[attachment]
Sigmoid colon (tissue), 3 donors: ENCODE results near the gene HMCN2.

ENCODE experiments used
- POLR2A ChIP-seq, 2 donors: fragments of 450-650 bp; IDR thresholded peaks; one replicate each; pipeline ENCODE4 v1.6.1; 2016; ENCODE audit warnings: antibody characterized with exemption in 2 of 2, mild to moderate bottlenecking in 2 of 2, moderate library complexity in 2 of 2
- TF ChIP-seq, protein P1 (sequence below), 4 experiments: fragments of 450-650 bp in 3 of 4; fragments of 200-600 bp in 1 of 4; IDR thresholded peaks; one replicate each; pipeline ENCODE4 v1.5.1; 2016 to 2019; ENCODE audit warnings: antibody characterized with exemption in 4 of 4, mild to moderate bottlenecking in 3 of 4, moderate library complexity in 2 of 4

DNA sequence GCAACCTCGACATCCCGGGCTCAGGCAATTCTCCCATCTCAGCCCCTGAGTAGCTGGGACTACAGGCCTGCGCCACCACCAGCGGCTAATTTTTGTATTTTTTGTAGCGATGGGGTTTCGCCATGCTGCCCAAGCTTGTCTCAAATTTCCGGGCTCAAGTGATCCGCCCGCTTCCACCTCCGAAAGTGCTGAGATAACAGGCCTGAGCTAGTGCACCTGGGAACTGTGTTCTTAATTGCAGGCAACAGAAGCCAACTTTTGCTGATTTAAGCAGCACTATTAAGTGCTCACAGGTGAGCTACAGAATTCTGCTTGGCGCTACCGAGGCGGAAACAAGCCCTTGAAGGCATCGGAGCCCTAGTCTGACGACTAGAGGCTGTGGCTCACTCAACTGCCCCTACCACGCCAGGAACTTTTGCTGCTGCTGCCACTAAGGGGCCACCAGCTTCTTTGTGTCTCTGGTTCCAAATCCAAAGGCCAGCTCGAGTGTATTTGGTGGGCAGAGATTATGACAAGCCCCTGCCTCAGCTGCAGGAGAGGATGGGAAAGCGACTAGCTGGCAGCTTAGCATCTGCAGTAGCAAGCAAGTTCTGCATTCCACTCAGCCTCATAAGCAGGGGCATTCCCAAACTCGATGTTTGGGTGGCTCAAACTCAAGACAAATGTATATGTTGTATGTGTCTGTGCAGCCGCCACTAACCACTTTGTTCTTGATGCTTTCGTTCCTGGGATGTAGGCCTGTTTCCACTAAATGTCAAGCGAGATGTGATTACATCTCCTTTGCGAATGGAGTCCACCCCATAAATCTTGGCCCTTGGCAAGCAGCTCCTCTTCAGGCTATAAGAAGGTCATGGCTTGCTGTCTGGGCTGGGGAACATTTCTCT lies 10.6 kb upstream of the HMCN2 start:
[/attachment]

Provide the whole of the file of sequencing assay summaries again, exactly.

Sigmoid colon (tissue), 3 donors: ENCODE results near the gene HMCN2.

ENCODE experiments used
- POLR2A ChIP-seq, 2 donors: fragments of 450-650 bp; IDR thresholded peaks; one replicate each; pipeline ENCODE4 v1.6.1; 2016; ENCODE audit warnings: antibody characterized with exemption in 2 of 2, mild to moderate bottlenecking in 2 of 2, moderate library complexity in 2 of 2
- TF ChIP-seq, protein P1 (sequence below), 4 experiments: fragments of 450-650 bp in 3 of 4; fragments of 200-600 bp in 1 of 4; IDR thresholded peaks; one replicate each; pipeline ENCODE4 v1.5.1; 2016 to 2019; ENCODE audit warnings: antibody characterized with exemption in 4 of 4, mild to moderate bottlenecking in 3 of 4, moderate library complexity in 2 of 4

DNA sequence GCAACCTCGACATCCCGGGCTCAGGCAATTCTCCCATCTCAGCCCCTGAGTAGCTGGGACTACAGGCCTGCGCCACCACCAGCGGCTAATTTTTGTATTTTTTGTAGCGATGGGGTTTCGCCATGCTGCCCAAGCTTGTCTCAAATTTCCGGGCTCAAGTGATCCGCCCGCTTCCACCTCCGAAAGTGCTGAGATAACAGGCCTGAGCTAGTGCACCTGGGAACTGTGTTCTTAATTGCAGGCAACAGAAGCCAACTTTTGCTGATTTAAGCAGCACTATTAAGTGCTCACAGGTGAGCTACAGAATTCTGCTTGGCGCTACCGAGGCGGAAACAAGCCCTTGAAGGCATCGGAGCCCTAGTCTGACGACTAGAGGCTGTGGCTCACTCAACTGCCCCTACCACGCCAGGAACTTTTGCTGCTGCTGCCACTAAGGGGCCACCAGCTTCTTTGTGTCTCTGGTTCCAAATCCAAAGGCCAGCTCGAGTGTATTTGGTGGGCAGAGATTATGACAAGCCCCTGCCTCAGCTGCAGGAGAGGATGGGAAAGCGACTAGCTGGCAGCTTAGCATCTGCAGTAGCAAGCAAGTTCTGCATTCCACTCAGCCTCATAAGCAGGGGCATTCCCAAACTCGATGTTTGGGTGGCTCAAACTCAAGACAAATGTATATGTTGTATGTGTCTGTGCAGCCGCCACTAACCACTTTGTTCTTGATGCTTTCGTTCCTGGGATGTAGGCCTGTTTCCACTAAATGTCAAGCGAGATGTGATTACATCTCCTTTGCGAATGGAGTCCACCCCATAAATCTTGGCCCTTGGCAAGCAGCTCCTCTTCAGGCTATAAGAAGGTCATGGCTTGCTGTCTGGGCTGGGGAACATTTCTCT lies 10.6 kb upstream of the HMCN2 start: